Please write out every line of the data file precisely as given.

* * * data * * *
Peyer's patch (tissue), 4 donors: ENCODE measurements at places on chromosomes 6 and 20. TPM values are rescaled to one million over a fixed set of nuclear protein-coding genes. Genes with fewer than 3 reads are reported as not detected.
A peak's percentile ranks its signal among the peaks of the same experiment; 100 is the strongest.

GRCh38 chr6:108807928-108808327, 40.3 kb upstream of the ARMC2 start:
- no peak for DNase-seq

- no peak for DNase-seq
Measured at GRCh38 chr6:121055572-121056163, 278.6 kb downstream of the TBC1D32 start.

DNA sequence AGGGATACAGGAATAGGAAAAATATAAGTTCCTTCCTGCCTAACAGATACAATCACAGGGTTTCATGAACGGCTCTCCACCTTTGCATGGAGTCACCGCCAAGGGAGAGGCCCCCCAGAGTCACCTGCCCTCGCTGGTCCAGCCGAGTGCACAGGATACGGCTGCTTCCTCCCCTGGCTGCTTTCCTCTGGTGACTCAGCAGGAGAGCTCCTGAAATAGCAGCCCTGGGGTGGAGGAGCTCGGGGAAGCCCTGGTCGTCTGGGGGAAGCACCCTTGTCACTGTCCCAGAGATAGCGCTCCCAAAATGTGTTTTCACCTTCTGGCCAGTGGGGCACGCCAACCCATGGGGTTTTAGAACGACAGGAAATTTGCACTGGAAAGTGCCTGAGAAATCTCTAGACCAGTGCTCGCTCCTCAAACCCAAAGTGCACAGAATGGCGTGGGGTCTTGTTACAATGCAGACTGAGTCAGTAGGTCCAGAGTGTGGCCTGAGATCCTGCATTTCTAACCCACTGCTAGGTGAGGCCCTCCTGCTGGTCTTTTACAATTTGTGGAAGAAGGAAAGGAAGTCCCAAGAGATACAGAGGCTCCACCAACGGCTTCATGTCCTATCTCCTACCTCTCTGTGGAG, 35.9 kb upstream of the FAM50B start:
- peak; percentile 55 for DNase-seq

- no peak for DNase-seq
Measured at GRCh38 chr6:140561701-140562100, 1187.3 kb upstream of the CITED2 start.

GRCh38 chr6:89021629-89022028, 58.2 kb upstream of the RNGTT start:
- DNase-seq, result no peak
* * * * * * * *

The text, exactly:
Peyer's patch (tissue), 4 donors: ENCODE measurements at places on chromosomes 6 and 20. TPM values are rescaled to one million over a fixed set of nuclear protein-coding genes. Genes with fewer than 3 reads are reported as not detected.
A peak's percentile ranks its signal among the peaks of the same experiment; 100 is the strongest.

GRCh38 chr6:108807928-108808327, 40.3 kb upstream of the ARMC2 start:
- no peak for DNase-seq

- no peak for DNase-seq
Measured at GRCh38 chr6:121055572-121056163, 278.6 kb downstream of the TBC1D32 start.

DNA sequence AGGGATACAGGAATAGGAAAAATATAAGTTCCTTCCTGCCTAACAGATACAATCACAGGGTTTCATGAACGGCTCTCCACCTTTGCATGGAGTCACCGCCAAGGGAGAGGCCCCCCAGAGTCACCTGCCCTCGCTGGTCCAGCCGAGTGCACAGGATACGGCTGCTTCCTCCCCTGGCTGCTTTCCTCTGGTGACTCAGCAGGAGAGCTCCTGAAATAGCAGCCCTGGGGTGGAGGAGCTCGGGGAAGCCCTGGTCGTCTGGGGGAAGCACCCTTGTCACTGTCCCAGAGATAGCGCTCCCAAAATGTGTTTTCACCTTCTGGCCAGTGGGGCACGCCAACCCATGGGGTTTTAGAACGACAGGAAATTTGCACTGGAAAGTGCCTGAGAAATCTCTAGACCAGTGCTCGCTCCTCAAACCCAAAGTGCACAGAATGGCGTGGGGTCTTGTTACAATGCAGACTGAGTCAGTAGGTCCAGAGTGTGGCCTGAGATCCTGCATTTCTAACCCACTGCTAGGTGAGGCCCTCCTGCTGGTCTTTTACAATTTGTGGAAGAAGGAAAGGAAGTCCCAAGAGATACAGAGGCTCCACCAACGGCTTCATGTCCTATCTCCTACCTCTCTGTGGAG, 35.9 kb upstream of the FAM50B start:
- peak; percentile 55 for DNase-seq

- no peak for DNase-seq
Measured at GRCh38 chr6:140561701-140562100, 1187.3 kb upstream of the CITED2 start.

GRCh38 chr6:89021629-89022028, 58.2 kb upstream of the RNGTT start:
- DNase-seq, result no peak